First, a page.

My mother will soon be turning 83. She has always been an avid gardener, and was formerly a Home Economic’s teacher for nearly 23 years. Although she does not claim to be a gardening expert, I personally consider her to be. Throughout my childhood, and much of my adulthood, my mother didn’t have just one garden, she had three! At the time, I didn’t fully appreciate all of those wonderfully delicious organic fruits and vegetables that we raised and harvested each year. Now that I am older, I realize that we could not have possibly eaten healthier. Even now, my parents still plant a garden every spring.
Since I have such an amazing teacher and reference, I thought it would be fun, and perhaps helpful, to share some of my mother’s secrets to organic gardening.
If you are a beginning gardener I suggest that you start with a few basic vegetables. Consider planting onions, potatoes, tomatoes, green beans, leaf lettuce, spinach, zucchini and sweet corn – since these are some of the easiest vegetables to grow.
In today’s post, let’s concentrate on onions. Onions are a hearty, cold-season crop. They are high in vitamin C (along with other key nutrients), a good source of fiber, are sodium, fat, and cholesterol free, and are only 30 calories per serving (a serving is considered 1/2 cup chopped, cooked and drained). Onions add abundant flavor to a wide variety of food and if you know how to properly store them, you can have them at your fingertips practically year-round.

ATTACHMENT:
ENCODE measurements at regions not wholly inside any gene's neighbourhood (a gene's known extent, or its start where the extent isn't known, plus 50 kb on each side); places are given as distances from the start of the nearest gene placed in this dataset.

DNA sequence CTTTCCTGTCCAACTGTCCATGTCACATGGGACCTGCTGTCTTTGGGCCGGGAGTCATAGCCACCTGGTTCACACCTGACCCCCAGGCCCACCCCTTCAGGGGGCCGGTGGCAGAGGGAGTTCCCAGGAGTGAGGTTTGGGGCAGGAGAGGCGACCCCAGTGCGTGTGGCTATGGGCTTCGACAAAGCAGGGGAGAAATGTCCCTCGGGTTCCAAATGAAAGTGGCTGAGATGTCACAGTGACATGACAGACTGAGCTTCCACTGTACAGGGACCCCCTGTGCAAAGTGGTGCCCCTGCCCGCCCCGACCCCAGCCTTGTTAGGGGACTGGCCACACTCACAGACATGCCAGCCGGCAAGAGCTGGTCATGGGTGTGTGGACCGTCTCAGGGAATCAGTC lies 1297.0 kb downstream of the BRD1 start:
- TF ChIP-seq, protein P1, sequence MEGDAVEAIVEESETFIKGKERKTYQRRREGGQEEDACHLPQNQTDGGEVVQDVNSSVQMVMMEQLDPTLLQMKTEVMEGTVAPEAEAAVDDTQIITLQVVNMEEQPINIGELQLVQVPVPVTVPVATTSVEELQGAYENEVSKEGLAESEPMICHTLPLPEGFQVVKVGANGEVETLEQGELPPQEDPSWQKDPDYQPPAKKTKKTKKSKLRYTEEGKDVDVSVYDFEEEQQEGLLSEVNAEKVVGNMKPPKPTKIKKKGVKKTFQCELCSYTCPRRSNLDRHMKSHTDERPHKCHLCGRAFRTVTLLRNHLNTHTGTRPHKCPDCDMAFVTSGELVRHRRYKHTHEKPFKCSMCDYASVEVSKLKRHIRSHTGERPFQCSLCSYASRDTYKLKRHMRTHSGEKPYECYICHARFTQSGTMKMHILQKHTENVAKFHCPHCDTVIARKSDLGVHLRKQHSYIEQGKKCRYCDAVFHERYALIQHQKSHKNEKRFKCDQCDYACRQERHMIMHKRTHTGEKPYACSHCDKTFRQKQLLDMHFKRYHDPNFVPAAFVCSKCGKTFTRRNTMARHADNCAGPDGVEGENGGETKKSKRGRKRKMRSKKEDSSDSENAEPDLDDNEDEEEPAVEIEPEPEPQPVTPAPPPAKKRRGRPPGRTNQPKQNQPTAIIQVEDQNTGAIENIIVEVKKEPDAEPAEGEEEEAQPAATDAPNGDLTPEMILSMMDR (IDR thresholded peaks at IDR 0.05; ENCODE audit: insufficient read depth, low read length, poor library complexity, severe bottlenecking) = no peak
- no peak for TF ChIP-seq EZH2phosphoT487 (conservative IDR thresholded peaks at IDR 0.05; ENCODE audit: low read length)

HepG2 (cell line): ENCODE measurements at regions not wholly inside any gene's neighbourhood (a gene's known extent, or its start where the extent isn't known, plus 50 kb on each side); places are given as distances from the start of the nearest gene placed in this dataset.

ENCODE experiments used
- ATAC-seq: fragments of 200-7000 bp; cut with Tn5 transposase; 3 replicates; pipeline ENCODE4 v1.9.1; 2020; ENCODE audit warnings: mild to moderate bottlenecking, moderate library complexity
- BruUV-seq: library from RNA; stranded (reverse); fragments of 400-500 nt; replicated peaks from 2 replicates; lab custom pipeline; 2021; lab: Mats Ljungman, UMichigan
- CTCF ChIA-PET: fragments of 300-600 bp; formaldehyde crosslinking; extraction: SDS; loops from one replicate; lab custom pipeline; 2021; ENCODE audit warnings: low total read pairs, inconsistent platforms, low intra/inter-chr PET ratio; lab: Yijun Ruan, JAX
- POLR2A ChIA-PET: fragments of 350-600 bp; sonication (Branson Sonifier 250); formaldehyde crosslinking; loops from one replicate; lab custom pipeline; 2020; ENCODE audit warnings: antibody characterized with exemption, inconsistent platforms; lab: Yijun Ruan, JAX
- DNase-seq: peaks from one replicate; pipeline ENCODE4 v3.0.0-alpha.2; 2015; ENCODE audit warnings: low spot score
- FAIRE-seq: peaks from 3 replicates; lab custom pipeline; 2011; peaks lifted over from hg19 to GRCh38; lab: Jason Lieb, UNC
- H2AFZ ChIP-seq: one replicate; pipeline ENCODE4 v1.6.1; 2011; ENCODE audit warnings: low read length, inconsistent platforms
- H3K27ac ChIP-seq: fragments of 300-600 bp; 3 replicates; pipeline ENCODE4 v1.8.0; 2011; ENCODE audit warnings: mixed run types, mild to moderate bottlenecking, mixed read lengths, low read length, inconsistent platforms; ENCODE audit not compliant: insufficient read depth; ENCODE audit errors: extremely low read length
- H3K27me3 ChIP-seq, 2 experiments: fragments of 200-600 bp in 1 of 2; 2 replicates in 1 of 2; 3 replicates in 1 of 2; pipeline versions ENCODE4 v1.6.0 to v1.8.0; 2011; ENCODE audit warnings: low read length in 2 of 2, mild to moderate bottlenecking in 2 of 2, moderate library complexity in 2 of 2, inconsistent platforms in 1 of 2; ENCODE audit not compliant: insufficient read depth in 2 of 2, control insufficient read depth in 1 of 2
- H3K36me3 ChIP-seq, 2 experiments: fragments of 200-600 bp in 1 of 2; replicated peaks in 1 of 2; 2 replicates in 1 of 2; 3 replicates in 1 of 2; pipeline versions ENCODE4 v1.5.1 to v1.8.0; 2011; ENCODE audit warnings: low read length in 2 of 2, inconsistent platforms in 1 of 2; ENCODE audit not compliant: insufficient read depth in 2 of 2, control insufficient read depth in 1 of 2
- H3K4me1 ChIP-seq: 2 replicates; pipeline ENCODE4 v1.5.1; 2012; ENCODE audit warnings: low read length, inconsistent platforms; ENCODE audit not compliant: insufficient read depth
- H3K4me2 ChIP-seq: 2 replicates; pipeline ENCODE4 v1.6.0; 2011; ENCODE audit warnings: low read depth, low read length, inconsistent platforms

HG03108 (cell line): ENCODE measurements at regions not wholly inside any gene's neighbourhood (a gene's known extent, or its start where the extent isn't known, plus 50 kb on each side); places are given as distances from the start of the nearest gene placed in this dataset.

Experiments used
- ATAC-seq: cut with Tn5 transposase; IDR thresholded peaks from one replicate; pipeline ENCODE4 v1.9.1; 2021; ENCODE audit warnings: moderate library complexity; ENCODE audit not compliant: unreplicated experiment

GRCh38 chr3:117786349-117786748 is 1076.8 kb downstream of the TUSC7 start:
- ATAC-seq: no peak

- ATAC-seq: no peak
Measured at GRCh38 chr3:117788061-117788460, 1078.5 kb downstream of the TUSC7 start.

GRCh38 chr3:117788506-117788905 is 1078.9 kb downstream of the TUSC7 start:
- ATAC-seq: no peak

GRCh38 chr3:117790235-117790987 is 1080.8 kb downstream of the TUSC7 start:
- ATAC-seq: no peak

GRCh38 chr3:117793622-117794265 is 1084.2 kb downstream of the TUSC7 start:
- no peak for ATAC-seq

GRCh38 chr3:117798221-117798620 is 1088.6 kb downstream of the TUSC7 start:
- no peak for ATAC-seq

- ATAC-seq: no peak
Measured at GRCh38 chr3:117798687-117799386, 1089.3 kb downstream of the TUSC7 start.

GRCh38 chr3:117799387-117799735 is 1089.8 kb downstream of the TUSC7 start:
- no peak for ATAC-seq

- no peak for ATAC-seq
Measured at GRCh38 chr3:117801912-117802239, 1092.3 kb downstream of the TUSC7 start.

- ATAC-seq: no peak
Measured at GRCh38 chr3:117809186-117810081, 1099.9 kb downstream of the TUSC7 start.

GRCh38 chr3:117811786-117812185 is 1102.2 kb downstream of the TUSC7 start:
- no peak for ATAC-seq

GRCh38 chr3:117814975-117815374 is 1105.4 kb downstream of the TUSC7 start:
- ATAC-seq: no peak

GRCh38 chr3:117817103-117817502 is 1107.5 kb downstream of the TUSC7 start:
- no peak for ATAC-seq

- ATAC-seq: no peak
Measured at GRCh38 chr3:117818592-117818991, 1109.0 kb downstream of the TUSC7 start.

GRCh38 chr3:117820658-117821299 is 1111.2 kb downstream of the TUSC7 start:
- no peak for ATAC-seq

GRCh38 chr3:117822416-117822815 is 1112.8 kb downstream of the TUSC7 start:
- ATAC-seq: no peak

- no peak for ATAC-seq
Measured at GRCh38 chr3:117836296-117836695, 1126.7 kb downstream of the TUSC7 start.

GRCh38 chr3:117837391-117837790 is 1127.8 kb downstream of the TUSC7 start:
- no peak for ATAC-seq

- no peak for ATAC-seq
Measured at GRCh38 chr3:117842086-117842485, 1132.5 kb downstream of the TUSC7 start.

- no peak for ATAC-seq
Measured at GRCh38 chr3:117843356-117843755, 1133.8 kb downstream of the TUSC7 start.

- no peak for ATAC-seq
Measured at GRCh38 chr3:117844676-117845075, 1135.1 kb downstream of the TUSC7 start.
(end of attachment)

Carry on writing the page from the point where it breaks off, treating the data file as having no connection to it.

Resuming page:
If you do a little research on onions, you will find that there are over 300 species worldwide. Four of the most common are:
Yellow Onions are considered to be an all-purpose onion due to it’s nice balance of flavor. Yellow onions become sweeter the longer they cook, making them perfect for use in casseroles or with roast.
White Onions have a little sharper flavor than yellow onions and tend to be more tender. They are great in salsas and chutneys.
Sweet Onion – sweet onions (such as Vidalia) are of course, a little sweeter onion. They are perfect in salads, salad dressings or on top of sandwiches.
Red Onions are mild in flavor and because of their pretty color, they are used most often in salads, salsas, and other raw preparations.
The onion is a biennial plant, which means that it grows one year and produces its seeds the second. Between these two seasons there is a dormant phase and this is where you, the gardener comes in.
In the spring, first-year onion bulbs begin growing by developing top “shoots.” When the weather gets warmer, the bulb stops sending out new top shoots. Instead, they take the energy from the shoots and store it in the expanding bottom onion bulbs. Eventually the shoots fall over, shrivel up and the plants appear dormant. However, inside the bulbs, the plants are storing the energy to send out flowering seed stalks when they start growing again. As with anything in nature, in order to keep it’s species alive, the plant will reproduce by forming flowers, then seeds.